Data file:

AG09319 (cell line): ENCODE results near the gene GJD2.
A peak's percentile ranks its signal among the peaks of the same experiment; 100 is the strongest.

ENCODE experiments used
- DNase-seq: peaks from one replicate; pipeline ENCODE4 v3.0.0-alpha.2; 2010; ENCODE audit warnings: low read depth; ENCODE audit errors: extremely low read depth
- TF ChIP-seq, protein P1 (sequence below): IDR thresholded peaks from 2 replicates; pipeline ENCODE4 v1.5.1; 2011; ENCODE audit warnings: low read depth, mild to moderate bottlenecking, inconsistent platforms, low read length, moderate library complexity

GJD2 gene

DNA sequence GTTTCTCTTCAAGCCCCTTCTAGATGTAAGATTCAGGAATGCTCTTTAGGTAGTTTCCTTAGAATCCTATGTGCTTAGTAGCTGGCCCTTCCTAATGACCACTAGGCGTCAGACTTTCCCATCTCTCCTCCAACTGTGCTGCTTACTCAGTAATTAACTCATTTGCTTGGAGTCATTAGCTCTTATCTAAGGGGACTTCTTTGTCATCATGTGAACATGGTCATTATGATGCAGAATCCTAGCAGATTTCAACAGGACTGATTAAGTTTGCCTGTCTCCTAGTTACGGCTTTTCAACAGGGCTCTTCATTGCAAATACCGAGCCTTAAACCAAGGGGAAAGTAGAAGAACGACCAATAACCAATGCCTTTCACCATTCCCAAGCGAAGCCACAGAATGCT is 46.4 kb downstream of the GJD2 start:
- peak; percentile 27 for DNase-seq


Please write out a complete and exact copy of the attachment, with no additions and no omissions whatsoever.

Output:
AG09319 (cell line): ENCODE results near the gene GJD2.
A peak's percentile ranks its signal among the peaks of the same experiment; 100 is the strongest.

ENCODE experiments used
- DNase-seq: peaks from one replicate; pipeline ENCODE4 v3.0.0-alpha.2; 2010; ENCODE audit warnings: low read depth; ENCODE audit errors: extremely low read depth
- TF ChIP-seq, protein P1 (sequence below): IDR thresholded peaks from 2 replicates; pipeline ENCODE4 v1.5.1; 2011; ENCODE audit warnings: low read depth, mild to moderate bottlenecking, inconsistent platforms, low read length, moderate library complexity

GJD2 gene

DNA sequence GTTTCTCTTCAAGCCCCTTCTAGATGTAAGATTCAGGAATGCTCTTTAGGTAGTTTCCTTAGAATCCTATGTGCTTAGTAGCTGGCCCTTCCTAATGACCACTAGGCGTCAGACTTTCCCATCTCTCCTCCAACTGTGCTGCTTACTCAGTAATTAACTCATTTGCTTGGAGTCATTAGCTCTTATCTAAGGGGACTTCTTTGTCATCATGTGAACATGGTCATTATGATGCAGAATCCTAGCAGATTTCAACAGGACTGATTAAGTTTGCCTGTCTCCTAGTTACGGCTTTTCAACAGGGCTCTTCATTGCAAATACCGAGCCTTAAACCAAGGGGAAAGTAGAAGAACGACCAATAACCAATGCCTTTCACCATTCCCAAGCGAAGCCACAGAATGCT is 46.4 kb downstream of the GJD2 start:
- peak; percentile 27 for DNase-seq